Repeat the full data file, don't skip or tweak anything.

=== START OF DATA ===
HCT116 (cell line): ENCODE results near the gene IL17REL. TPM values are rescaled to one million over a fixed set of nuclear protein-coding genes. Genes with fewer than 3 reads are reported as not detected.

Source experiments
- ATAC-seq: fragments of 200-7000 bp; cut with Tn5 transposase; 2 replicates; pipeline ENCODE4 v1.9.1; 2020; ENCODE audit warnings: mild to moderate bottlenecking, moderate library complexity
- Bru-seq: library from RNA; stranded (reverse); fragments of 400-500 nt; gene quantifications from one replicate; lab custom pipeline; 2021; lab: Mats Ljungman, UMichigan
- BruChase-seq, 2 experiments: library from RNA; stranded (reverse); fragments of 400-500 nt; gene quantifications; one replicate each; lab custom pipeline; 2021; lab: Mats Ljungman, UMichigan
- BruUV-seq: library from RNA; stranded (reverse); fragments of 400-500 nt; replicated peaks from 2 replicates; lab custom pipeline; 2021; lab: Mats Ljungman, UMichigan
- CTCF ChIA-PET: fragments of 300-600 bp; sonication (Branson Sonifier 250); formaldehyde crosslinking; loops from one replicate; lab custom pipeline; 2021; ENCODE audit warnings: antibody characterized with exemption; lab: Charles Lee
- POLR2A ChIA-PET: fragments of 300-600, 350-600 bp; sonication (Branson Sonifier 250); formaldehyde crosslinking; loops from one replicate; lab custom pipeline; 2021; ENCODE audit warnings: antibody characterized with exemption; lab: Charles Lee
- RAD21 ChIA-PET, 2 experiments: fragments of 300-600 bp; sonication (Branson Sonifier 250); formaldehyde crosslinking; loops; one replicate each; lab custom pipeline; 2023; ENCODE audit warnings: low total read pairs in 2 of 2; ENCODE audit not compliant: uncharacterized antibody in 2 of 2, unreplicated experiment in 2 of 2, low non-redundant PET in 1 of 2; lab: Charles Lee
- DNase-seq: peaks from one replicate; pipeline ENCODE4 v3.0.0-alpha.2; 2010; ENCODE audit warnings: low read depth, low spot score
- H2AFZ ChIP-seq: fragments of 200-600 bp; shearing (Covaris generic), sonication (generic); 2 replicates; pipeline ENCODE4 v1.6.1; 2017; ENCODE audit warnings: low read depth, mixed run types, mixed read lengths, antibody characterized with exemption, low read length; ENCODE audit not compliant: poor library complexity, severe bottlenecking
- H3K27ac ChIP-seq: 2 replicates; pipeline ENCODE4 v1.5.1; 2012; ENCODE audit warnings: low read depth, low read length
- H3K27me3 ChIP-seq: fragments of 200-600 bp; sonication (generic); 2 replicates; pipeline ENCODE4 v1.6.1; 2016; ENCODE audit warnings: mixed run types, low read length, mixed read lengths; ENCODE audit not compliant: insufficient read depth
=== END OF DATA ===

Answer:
HCT116 (cell line): ENCODE results near the gene IL17REL. TPM values are rescaled to one million over a fixed set of nuclear protein-coding genes. Genes with fewer than 3 reads are reported as not detected.

Source experiments
- ATAC-seq: fragments of 200-7000 bp; cut with Tn5 transposase; 2 replicates; pipeline ENCODE4 v1.9.1; 2020; ENCODE audit warnings: mild to moderate bottlenecking, moderate library complexity
- Bru-seq: library from RNA; stranded (reverse); fragments of 400-500 nt; gene quantifications from one replicate; lab custom pipeline; 2021; lab: Mats Ljungman, UMichigan
- BruChase-seq, 2 experiments: library from RNA; stranded (reverse); fragments of 400-500 nt; gene quantifications; one replicate each; lab custom pipeline; 2021; lab: Mats Ljungman, UMichigan
- BruUV-seq: library from RNA; stranded (reverse); fragments of 400-500 nt; replicated peaks from 2 replicates; lab custom pipeline; 2021; lab: Mats Ljungman, UMichigan
- CTCF ChIA-PET: fragments of 300-600 bp; sonication (Branson Sonifier 250); formaldehyde crosslinking; loops from one replicate; lab custom pipeline; 2021; ENCODE audit warnings: antibody characterized with exemption; lab: Charles Lee
- POLR2A ChIA-PET: fragments of 300-600, 350-600 bp; sonication (Branson Sonifier 250); formaldehyde crosslinking; loops from one replicate; lab custom pipeline; 2021; ENCODE audit warnings: antibody characterized with exemption; lab: Charles Lee
- RAD21 ChIA-PET, 2 experiments: fragments of 300-600 bp; sonication (Branson Sonifier 250); formaldehyde crosslinking; loops; one replicate each; lab custom pipeline; 2023; ENCODE audit warnings: low total read pairs in 2 of 2; ENCODE audit not compliant: uncharacterized antibody in 2 of 2, unreplicated experiment in 2 of 2, low non-redundant PET in 1 of 2; lab: Charles Lee
- DNase-seq: peaks from one replicate; pipeline ENCODE4 v3.0.0-alpha.2; 2010; ENCODE audit warnings: low read depth, low spot score
- H2AFZ ChIP-seq: fragments of 200-600 bp; shearing (Covaris generic), sonication (generic); 2 replicates; pipeline ENCODE4 v1.6.1; 2017; ENCODE audit warnings: low read depth, mixed run types, mixed read lengths, antibody characterized with exemption, low read length; ENCODE audit not compliant: poor library complexity, severe bottlenecking
- H3K27ac ChIP-seq: 2 replicates; pipeline ENCODE4 v1.5.1; 2012; ENCODE audit warnings: low read depth, low read length
- H3K27me3 ChIP-seq: fragments of 200-600 bp; sonication (generic); 2 replicates; pipeline ENCODE4 v1.6.1; 2016; ENCODE audit warnings: mixed run types, low read length, mixed read lengths; ENCODE audit not compliant: insufficient read depth